Bethany Randall is only 17 years old, but she has been thinking about becoming a firefighter for some time.
“For the last couple of years I’ve been really interested in firefighting, and I’ve been looking at the school options for it,” Bethany told CBC News.
“I had a conversation with a family friend who was a firefighter for about 40 years, I believe, and just after speaking to him, it just felt like something that really interested me.”
Over the course of four days this week, Bethany got a chance to test whether or not being a firefighter is really for her.
She was one of 20 girls who participated in the inaugural Camp Phoenix, which is designed to simulate real-life scenarios in all areas of fire prevention and suppression, search and rescue, forcible entry, auto extrication, basic first aid — and more.
Camp Phoenix, organized by County of Brant Fire, aims “to discover, educate and empower the next generation of future female fire professionals.” The five-day camp ran from July 13-17 at the Cainsville Fire Station.
It was “a little bit intimidating” at first, Bethany said, but there was “a lot of learning [and] a lot of knowledge.”
“It was really eye opening and just made me even more passionate about it,” she said.
Bethany especially enjoyed doing the exercises where there was smoke in the building.
“We had to wear masks, it’s hard to see [and] hard to hear. You just really had to rely on your teammates and work on your communication,” she said. “It just makes you think about the insane trust that the firefighters have in each other and in their captain.”
‘A male dominated profession’
Lisa Herbert, a County of Brant firefighter and one of the Camp Phoenix organizers, started talking with her fire chief a year ago about having the camp.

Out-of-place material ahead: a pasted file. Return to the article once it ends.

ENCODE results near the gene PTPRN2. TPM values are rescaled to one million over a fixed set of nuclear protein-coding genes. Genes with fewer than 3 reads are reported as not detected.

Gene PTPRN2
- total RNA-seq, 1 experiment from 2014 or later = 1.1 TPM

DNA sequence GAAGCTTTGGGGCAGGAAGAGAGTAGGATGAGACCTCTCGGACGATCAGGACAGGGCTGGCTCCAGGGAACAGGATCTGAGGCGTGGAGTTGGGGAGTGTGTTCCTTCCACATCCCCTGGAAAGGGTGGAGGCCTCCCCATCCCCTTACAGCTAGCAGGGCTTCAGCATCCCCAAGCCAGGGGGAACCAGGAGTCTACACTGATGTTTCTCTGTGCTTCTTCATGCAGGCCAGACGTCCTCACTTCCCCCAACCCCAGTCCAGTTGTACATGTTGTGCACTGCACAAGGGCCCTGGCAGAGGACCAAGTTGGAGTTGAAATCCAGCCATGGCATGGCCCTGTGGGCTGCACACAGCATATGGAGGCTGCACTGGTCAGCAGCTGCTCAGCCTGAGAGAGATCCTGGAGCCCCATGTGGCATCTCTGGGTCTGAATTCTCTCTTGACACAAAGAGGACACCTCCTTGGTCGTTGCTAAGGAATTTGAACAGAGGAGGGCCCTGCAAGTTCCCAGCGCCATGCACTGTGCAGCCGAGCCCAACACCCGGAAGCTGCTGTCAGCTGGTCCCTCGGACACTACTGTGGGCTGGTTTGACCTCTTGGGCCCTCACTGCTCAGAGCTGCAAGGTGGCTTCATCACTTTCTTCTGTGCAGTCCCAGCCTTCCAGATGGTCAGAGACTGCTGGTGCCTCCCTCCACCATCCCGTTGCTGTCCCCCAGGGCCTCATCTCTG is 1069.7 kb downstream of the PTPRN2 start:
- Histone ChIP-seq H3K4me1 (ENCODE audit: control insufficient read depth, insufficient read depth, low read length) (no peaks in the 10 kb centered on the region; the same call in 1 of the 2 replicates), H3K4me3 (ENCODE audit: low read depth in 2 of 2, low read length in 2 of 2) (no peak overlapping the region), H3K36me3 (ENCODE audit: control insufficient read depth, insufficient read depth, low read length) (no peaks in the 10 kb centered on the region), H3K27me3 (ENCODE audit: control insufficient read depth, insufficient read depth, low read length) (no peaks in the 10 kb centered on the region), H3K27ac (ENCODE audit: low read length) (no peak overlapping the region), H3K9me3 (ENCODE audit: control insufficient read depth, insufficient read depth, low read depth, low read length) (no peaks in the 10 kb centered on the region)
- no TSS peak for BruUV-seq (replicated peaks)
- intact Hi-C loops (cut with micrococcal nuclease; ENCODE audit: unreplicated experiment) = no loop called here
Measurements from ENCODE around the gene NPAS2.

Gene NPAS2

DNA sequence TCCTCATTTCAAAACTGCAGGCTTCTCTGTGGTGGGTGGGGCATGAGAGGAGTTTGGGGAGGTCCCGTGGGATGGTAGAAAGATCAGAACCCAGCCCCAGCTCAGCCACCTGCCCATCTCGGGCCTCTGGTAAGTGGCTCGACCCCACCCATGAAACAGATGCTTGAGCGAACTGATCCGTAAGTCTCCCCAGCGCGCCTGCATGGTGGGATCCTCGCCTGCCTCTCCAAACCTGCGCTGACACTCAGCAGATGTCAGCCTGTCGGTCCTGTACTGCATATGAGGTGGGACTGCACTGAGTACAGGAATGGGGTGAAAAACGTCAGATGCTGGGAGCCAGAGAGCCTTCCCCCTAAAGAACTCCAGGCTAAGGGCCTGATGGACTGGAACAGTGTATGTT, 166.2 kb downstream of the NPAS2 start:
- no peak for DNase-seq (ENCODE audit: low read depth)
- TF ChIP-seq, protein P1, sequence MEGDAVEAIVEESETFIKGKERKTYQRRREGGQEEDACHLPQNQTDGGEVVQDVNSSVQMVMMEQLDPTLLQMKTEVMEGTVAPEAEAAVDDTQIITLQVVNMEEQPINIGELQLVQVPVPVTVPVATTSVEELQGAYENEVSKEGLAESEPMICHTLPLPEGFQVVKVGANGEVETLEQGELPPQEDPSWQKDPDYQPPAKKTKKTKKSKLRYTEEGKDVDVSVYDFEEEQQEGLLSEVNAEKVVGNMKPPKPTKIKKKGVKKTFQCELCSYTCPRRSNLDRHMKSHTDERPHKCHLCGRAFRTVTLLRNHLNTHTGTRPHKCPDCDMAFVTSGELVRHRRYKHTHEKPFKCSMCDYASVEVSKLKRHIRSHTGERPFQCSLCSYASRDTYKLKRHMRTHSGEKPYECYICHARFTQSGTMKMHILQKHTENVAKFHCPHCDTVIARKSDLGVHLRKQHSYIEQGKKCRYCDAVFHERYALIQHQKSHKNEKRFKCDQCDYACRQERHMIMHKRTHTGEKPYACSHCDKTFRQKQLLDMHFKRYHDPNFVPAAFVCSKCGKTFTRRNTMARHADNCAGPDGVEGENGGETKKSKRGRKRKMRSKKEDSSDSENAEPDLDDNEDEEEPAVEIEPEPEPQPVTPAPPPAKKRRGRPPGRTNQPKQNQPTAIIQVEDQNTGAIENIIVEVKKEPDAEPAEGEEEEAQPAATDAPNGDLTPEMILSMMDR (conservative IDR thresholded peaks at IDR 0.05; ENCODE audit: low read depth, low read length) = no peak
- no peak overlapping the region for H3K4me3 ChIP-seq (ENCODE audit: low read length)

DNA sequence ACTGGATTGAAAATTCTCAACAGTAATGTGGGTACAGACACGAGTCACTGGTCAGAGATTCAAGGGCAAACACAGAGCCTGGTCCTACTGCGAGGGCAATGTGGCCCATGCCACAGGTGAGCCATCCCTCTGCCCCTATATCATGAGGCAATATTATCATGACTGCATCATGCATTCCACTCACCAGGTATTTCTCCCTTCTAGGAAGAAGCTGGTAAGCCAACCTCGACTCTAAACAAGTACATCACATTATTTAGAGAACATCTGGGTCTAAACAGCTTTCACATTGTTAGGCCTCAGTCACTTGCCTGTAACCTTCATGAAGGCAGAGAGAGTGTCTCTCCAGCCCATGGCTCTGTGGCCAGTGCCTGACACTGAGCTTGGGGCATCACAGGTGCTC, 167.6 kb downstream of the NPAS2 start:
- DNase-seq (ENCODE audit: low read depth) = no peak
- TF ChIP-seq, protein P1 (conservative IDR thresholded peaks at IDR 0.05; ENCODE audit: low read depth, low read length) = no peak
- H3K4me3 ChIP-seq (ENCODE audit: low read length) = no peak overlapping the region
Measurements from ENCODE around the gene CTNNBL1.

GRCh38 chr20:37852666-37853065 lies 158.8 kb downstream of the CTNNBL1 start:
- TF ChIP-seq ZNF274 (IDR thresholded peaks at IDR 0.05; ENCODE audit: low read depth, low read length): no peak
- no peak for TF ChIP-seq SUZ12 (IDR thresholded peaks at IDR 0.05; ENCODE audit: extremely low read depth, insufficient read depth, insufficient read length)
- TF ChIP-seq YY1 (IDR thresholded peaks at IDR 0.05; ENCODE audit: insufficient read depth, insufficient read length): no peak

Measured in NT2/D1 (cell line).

The idea for Camp Phoenix came from conversations Herbert has had with girls about firefighting as a career, since she became a firefighter three years ago.
Some of the girls informed her that, when they consulted their high school guidance counselor, they were told firefighting is not a good job for them.
“It just helped me to realize that even though we’ve come a long way, we still have a gap to cover,” Herbert said.
“This camp really came out of a place of just trying to open up the eyes and ears of the girls in our area and our neighbourhoods, that it’s something for them to consider.”
Herbert, now 38, joined the profession when she was 35 years old, “because for 20 years I told myself that I shouldn’t do it and I couldn’t do it.”
When she was recruited, hundreds of people came out, she said. But only two of them were female — both of whom were hired.
“Obviously, the profession was a male dominated profession [for] forever and a day,” Hamilton said, noting that it started becoming more inclusive during the 1980s and 1990s.
But through her own research, Hamilton learned only about five per cent of career firefighters in Canada are women, she said.
“I just thought that was such a dramatic number,” she said.
“The fact that it wasn’t even an opportunity for young girls for so long really got to me,” she said.
Herbert is not advocating for an even ratio of female and male firefighters, but she does believe “the right person for the job should be doing it.”
Over the past week, she’s watched teenage girls, ranging in age from 14 to 18, “absolutely crushing everything” thrown their way, she said.
“It’s just been such an incredible, incredible experience.
Huge interest from both females and males
Camp organizers had set a goal of 20 campers, but Herbert says they received 50 applications.
“We’ve got some incredible, incredible people out here with us this week,” Herbert said. “We’re already working toward a [leadership] and training program for girls who want to come back in [future] years.”
Camp Phoenix organizers are excited about the next couple of years, she added.
The camp is still accepting donations that will go toward the costs of future camps, and being able to open up more spaces.
“We’d love to be able to increase the roster if we can,” Herbert said. “We’ve had a lot of requests for a cohort of male students, which we’d love to look into as well.”